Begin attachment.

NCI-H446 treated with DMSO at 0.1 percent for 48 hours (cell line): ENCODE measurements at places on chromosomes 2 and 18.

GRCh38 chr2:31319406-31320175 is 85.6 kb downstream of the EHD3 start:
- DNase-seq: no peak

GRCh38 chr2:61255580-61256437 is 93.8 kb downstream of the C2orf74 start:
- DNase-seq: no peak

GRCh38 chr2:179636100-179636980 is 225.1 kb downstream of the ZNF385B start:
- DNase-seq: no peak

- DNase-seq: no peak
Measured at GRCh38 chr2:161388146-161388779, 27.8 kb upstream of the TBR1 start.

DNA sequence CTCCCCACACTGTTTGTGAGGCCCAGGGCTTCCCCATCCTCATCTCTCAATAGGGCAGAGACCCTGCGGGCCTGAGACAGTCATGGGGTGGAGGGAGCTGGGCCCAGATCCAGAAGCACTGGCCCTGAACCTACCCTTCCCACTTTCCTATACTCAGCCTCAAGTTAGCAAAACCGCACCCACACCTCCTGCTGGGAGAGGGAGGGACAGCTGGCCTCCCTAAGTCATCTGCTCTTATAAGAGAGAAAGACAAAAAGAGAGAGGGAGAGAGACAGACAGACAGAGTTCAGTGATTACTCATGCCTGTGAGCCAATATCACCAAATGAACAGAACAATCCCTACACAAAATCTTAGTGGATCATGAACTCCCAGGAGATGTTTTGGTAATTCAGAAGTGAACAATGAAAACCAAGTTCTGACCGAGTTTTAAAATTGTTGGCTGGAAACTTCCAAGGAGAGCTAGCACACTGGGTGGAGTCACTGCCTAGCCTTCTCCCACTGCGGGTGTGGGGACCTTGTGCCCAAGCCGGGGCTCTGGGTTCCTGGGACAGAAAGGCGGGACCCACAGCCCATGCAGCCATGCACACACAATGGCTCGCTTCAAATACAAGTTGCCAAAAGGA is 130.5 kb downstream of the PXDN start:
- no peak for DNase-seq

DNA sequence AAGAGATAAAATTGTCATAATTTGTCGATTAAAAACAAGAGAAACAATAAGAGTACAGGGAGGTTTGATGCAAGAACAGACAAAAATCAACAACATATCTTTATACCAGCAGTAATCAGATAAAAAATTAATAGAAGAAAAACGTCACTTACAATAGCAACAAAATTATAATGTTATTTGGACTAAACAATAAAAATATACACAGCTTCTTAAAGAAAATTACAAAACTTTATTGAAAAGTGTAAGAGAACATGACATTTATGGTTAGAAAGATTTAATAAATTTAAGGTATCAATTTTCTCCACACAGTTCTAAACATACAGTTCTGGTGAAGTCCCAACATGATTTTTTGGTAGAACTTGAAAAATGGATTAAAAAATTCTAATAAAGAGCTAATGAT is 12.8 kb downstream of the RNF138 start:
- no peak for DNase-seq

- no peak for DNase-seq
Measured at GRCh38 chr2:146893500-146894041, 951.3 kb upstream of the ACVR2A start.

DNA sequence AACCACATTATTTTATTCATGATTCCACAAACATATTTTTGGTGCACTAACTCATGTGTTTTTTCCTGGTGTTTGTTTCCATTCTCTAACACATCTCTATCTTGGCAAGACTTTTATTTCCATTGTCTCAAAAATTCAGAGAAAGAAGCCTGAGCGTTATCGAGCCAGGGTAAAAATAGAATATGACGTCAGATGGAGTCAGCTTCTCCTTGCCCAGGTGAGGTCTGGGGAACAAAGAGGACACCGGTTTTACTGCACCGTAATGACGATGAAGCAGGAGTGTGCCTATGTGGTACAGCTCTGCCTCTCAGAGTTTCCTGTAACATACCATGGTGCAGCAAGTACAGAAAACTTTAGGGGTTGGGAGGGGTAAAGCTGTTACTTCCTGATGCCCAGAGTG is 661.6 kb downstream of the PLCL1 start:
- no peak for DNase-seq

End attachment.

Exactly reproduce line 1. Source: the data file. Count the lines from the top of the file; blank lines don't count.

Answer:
NCI-H446 treated with DMSO at 0.1 percent for 48 hours (cell line): ENCODE measurements at places on chromosomes 2 and 18.